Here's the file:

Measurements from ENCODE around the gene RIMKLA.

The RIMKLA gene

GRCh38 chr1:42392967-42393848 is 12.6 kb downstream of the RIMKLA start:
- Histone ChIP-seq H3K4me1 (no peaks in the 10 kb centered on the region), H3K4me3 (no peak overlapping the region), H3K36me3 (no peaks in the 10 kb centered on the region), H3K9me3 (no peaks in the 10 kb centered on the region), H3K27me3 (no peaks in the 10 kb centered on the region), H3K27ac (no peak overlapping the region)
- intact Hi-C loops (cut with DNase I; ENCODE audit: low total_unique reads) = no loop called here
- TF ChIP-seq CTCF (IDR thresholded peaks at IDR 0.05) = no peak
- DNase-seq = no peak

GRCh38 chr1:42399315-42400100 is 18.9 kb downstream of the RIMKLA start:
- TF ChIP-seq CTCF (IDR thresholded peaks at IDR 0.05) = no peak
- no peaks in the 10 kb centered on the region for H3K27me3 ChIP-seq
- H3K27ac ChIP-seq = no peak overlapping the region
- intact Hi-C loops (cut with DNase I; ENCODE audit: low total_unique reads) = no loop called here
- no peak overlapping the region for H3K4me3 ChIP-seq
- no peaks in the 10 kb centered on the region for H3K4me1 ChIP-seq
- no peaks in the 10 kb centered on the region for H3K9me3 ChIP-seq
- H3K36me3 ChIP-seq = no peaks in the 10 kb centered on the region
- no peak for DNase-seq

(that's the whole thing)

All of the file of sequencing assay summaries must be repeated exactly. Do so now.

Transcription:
Measurements from ENCODE around the gene RIMKLA.

The RIMKLA gene

GRCh38 chr1:42392967-42393848 is 12.6 kb downstream of the RIMKLA start:
- Histone ChIP-seq H3K4me1 (no peaks in the 10 kb centered on the region), H3K4me3 (no peak overlapping the region), H3K36me3 (no peaks in the 10 kb centered on the region), H3K9me3 (no peaks in the 10 kb centered on the region), H3K27me3 (no peaks in the 10 kb centered on the region), H3K27ac (no peak overlapping the region)
- intact Hi-C loops (cut with DNase I; ENCODE audit: low total_unique reads) = no loop called here
- TF ChIP-seq CTCF (IDR thresholded peaks at IDR 0.05) = no peak
- DNase-seq = no peak

GRCh38 chr1:42399315-42400100 is 18.9 kb downstream of the RIMKLA start:
- TF ChIP-seq CTCF (IDR thresholded peaks at IDR 0.05) = no peak
- no peaks in the 10 kb centered on the region for H3K27me3 ChIP-seq
- H3K27ac ChIP-seq = no peak overlapping the region
- intact Hi-C loops (cut with DNase I; ENCODE audit: low total_unique reads) = no loop called here
- no peak overlapping the region for H3K4me3 ChIP-seq
- no peaks in the 10 kb centered on the region for H3K4me1 ChIP-seq
- no peaks in the 10 kb centered on the region for H3K9me3 ChIP-seq
- H3K36me3 ChIP-seq = no peaks in the 10 kb centered on the region
- no peak for DNase-seq